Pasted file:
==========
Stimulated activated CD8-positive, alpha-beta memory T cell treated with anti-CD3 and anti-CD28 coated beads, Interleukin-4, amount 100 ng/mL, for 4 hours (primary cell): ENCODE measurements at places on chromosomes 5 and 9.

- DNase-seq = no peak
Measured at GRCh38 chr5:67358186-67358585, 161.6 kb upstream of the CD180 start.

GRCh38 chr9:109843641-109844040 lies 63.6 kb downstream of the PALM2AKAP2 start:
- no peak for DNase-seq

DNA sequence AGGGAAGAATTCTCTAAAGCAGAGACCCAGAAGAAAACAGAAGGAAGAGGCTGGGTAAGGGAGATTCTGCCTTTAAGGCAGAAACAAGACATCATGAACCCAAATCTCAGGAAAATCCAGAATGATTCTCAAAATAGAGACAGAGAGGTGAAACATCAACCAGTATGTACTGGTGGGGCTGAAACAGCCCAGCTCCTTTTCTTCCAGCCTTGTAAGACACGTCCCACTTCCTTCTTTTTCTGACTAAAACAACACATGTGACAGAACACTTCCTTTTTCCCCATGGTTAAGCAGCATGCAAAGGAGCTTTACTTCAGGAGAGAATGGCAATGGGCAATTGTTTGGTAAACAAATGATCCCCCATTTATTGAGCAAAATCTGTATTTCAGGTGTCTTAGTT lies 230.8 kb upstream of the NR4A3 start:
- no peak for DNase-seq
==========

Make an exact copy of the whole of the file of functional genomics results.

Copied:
Stimulated activated CD8-positive, alpha-beta memory T cell treated with anti-CD3 and anti-CD28 coated beads, Interleukin-4, amount 100 ng/mL, for 4 hours (primary cell): ENCODE measurements at places on chromosomes 5 and 9.

- DNase-seq = no peak
Measured at GRCh38 chr5:67358186-67358585, 161.6 kb upstream of the CD180 start.

GRCh38 chr9:109843641-109844040 lies 63.6 kb downstream of the PALM2AKAP2 start:
- no peak for DNase-seq

DNA sequence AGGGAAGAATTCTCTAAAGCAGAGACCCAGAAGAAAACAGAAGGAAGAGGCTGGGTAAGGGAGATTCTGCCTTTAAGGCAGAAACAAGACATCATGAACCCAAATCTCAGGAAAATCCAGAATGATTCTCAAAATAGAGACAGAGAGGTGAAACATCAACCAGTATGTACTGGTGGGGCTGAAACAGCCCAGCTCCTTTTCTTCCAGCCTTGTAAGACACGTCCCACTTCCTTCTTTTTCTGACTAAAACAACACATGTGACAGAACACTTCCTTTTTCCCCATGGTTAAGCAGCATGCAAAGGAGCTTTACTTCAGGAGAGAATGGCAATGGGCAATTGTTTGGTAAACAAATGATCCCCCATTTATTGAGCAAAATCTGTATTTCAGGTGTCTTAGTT lies 230.8 kb upstream of the NR4A3 start:
- no peak for DNase-seq